10 tips for helping build independence in tweens and teens

By Kirsty Ketley

Two teens sitting on a curb smiling


As children transition from kids into adolescents, their need for independence grows. This means that they need to take on more responsibility, make decisions for themselves, and try new things, all while figuring out who they are and what they want to be. 

Independence is an essential part of the journey into adulthood, but it can be a tricky stage for parents to navigate. A survey of 1,000 UK parents commissioned by Life360, the UK’s number one family safety and location sharing app, showed that 65% of Gen Alpha parents describe themselves as more anxious than their own parents were, and are less likely to allow their children to do unsupervised activities before hitting the teenage years.

Modern parenting certainly reflects the changing world we live in, and while there are now more challenges to navigate while bringing up children, they still need to learn vital life skills and have opportunities to be independent.

With that in mind, here are ten of my top tips for parents, to help them support and empower their children in developing their independence:


1. Give space and privacy when at home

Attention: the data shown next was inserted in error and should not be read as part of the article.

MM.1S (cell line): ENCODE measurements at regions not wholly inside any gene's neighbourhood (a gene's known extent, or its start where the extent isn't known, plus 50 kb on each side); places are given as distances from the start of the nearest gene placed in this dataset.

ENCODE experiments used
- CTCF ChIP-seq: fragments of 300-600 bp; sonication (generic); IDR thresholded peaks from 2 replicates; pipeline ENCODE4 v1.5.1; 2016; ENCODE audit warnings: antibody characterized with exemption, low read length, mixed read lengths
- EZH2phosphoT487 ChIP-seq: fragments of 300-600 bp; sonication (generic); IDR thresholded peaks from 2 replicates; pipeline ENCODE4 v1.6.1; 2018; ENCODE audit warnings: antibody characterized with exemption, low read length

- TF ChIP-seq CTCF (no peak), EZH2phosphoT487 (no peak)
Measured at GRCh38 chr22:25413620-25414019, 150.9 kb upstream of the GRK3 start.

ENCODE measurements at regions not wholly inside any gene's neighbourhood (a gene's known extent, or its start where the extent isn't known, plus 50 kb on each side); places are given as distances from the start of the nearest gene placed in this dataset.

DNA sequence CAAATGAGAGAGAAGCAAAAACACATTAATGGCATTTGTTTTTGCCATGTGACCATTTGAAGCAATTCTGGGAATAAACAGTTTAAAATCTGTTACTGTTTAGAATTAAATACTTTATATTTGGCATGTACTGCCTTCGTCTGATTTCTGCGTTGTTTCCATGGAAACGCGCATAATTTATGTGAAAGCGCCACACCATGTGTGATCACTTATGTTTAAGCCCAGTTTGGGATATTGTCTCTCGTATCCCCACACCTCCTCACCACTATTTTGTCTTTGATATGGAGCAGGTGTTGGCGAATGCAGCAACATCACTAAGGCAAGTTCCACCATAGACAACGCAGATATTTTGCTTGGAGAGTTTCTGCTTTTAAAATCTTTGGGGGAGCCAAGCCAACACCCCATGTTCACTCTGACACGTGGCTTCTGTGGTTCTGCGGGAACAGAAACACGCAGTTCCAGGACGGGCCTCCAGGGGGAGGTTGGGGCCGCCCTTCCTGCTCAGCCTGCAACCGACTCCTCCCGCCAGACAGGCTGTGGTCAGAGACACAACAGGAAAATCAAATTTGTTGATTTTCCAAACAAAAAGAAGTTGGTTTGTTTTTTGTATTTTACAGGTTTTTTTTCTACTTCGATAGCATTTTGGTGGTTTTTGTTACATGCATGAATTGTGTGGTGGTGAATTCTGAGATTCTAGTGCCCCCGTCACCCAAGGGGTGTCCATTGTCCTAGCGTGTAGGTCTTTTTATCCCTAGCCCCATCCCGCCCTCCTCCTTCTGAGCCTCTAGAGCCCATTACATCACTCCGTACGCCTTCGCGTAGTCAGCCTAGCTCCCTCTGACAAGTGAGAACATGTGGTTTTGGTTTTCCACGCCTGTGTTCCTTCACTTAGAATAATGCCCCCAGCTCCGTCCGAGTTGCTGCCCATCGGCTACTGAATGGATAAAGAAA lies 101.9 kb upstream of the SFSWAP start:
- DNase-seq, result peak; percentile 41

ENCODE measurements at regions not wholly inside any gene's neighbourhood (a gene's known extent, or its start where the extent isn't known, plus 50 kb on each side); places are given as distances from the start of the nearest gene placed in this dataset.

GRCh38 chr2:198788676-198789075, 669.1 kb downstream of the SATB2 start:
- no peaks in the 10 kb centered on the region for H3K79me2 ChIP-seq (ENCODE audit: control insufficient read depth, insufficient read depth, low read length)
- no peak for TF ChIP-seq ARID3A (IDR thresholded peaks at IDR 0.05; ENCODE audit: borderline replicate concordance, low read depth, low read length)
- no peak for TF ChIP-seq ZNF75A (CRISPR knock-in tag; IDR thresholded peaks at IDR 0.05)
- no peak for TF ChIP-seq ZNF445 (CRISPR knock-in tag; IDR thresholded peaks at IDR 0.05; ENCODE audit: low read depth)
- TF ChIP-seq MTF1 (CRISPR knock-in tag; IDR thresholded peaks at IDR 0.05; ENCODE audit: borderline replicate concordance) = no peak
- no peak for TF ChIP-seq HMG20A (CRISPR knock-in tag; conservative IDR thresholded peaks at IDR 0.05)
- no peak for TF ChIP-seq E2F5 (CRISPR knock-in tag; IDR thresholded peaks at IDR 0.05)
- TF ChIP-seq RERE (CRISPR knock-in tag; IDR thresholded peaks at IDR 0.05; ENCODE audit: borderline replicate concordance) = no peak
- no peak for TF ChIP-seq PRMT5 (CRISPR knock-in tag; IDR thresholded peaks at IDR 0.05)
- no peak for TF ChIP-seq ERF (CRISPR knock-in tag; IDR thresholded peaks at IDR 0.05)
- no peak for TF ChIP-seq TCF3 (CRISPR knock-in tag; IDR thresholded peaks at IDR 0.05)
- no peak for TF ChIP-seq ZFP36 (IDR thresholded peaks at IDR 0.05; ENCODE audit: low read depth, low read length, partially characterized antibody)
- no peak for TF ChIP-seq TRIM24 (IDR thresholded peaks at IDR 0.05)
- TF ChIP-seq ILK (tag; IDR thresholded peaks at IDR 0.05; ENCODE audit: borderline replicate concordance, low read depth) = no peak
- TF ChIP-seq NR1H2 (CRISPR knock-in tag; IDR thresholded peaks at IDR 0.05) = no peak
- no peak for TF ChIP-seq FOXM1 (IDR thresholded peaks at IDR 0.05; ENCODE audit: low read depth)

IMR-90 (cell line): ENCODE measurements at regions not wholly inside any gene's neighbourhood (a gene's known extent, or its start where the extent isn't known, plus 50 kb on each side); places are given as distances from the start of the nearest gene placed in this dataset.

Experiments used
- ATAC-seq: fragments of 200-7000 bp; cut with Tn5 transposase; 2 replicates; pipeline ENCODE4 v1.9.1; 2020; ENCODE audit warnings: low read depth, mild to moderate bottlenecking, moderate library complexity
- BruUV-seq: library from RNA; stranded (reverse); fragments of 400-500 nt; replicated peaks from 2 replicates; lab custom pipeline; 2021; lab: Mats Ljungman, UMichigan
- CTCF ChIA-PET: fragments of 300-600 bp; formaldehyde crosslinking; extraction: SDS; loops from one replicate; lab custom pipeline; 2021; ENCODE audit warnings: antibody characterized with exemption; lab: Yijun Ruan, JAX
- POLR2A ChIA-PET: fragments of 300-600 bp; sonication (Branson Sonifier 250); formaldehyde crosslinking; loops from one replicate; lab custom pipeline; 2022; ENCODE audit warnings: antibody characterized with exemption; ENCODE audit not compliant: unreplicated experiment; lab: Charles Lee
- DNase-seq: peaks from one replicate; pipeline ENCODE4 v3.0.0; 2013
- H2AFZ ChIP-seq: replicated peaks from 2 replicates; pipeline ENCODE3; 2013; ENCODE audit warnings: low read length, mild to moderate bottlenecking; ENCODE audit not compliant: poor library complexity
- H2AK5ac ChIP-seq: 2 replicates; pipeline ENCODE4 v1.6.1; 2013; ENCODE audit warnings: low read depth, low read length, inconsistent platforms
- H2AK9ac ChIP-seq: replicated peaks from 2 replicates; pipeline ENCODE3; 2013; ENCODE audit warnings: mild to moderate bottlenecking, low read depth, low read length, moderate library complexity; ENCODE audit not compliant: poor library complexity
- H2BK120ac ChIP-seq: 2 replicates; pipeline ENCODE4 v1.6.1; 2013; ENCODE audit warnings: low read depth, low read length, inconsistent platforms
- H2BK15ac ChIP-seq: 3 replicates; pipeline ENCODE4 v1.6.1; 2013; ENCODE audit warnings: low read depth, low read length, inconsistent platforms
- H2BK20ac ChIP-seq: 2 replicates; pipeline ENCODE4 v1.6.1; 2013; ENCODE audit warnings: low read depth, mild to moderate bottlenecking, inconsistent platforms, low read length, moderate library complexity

Ensuring your child has some space and privacy at home is important, but of course, boundaries and rules need to be in place so your child is safe. For instance, parental controls on social media and gaming are a good idea, particularly as a staggering 95% of UK parents surveyed were concerned about the impact of social media on their children’s self-esteem, while 94% were worried about their child talking to strangers online.

It is important that children have a good balance of spending time alone without you constantly looking over their shoulder, as well as having family time. Being mindful of making non-negotiable time together is also a must.


2. Encourage them to try new things

Having hobbies and interests outside of school is a great way to help children develop vital social skills and meet new people, alongside learning new skills. Being part of a group or team can also help instil respect and teaches children how to work as part of a team. 


3. Be supportive

Kids who feel loved and supported tend to be more confident in themselves. This helps them be more open to trying out new things, as well as feeling better equipped to do things for themselves.

As such, parents should really take the time to listen to their children when they want to talk, and take a genuine interest in their friends, hobbies and interests. This also means respecting their need for privacy, and understanding when it is ok to let their child just ‘be’.


4. Help build decision-making skills

There are decisions to be made every day and while there are several that parents will need to make for their children, there are many that children can make for themselves. Again, this helps boost a child’s confidence and lets them feel like they have a voice. 

Simple things like allowing your child to be part of deciding the weekly dinner menu, choosing their clothes to buy and wear, and helping pick a holiday destination, will all help them to become more confident in making decisions.


5. Respect their thoughts and opinions